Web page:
A former Vancouver paramedic with decades of experience says he sees illicit drugs becoming more toxic and more effort and more overdose-reversal drugs are needed to save people’s lives.
Brian Twaites’ comments come on the seventh anniversary of British Columbia’s declaration of a public health emergency over the overdose crisis.
Twaites, who has worked for 36 years, mostly in the city’s downtown east side, said drug users need to stop using drugs alone and also make sure they’re not using the same drug at the same time so someone can seek help.
On April 14, 2016, British Columbia was the first jurisdiction in Canada to declare a public health emergency after drug overdose deaths reached 474 in 2015.
Toxic drug supplies claimed nearly 2,300 lives in the province last year.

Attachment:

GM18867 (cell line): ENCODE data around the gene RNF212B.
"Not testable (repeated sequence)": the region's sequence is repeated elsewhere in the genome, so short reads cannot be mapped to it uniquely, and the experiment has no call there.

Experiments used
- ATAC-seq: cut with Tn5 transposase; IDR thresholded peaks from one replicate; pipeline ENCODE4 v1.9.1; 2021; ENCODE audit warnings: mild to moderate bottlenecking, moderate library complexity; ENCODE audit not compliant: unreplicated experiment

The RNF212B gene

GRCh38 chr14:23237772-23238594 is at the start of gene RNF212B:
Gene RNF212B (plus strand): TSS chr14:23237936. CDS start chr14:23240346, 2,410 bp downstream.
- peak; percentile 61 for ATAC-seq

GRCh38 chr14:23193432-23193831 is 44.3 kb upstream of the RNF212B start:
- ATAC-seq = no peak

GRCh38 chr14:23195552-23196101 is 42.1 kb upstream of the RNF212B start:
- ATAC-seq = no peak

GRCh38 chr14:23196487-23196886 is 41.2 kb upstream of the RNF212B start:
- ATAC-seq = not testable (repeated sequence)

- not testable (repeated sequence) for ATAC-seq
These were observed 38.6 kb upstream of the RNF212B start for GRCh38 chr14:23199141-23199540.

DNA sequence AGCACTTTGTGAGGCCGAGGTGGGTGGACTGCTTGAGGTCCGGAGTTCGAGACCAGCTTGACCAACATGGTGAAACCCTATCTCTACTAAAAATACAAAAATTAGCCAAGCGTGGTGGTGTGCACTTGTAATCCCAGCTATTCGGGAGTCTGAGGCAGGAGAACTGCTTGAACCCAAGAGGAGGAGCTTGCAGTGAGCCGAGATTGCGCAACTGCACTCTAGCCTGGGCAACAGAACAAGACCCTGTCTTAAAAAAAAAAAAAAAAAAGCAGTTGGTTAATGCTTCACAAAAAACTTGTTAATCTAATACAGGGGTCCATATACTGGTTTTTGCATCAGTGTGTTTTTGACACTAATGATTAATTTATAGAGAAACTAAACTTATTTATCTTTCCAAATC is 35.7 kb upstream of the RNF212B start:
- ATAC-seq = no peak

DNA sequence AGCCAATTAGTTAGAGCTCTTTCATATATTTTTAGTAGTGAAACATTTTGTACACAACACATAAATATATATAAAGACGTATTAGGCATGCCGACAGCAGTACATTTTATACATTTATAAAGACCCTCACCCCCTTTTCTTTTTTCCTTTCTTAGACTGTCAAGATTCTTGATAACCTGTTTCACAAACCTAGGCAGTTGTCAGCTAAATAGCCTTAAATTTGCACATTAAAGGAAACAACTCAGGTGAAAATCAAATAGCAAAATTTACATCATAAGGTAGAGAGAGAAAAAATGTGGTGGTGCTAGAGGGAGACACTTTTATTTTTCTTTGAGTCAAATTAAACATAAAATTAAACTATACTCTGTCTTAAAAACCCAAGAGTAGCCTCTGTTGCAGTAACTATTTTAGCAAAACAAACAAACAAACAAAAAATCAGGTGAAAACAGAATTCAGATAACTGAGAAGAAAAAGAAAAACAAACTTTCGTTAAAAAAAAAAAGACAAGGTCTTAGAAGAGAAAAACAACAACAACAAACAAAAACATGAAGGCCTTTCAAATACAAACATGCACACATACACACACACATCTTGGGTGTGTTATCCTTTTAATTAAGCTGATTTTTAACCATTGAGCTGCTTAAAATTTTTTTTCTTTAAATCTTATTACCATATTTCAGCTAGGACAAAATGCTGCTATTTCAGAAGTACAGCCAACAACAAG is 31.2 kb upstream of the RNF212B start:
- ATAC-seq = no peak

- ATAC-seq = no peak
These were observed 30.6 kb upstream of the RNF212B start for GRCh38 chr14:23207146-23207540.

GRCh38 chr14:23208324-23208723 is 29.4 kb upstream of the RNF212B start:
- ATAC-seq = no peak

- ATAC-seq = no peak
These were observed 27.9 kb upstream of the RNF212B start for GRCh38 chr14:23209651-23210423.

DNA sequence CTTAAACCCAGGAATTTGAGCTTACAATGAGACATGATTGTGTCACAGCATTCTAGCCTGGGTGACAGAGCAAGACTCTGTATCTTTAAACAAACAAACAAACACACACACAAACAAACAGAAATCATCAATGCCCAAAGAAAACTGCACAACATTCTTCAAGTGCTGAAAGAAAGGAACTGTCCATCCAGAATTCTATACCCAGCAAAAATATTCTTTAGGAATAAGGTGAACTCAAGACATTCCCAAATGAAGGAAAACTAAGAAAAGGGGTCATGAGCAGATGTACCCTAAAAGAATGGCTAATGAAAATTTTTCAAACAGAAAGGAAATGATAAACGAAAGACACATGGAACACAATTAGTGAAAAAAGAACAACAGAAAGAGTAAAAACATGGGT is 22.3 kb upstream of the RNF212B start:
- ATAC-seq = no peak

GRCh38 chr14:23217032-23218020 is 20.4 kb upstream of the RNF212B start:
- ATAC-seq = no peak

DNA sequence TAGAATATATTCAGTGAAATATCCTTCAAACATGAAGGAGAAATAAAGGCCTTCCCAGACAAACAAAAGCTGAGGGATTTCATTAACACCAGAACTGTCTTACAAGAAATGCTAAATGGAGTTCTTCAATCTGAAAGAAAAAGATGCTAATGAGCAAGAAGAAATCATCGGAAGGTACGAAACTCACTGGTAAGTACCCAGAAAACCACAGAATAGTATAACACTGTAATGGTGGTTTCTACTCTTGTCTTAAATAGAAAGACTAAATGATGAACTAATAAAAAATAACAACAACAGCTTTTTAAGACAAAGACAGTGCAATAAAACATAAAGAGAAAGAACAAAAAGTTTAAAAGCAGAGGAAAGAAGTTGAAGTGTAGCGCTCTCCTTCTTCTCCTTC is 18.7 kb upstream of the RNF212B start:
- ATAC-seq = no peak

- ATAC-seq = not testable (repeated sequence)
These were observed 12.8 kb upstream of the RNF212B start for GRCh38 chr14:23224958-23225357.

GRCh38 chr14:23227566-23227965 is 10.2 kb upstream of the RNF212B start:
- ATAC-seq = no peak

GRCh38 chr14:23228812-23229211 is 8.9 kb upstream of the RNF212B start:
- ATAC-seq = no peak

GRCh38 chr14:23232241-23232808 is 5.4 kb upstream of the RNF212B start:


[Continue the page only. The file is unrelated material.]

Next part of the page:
Premier David Eby, Mental Health and Addictions Minister Jennifer Whititeside and Provincial Health Officer Dr. Bonnie Henry said in a joint statement that their condolences go out to every B.C. resident who has lost a loved one, family member or friend to this crisis.
“Today, we deepen our resolve to save and improve lives, even as the impact of the COVID-19 pandemic makes the availability of medicines more dangerous to the people of our province,” the statement said.
“The historic $1 billion in targeted investments in Budget 2023 will continue this work and will focus on expanding detox, therapy and recovery across the full range of care so people can find and access Important support.”
drug overdose crisis